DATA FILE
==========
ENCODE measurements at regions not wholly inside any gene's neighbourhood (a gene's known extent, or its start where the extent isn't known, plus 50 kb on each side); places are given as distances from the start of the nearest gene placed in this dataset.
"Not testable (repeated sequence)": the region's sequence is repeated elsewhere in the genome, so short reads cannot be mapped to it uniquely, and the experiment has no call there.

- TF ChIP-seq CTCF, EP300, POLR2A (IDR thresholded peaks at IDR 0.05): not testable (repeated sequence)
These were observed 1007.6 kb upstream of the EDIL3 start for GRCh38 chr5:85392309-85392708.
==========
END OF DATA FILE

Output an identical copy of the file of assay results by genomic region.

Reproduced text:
ENCODE measurements at regions not wholly inside any gene's neighbourhood (a gene's known extent, or its start where the extent isn't known, plus 50 kb on each side); places are given as distances from the start of the nearest gene placed in this dataset.
"Not testable (repeated sequence)": the region's sequence is repeated elsewhere in the genome, so short reads cannot be mapped to it uniquely, and the experiment has no call there.

- TF ChIP-seq CTCF, EP300, POLR2A (IDR thresholded peaks at IDR 0.05): not testable (repeated sequence)
These were observed 1007.6 kb upstream of the EDIL3 start for GRCh38 chr5:85392309-85392708.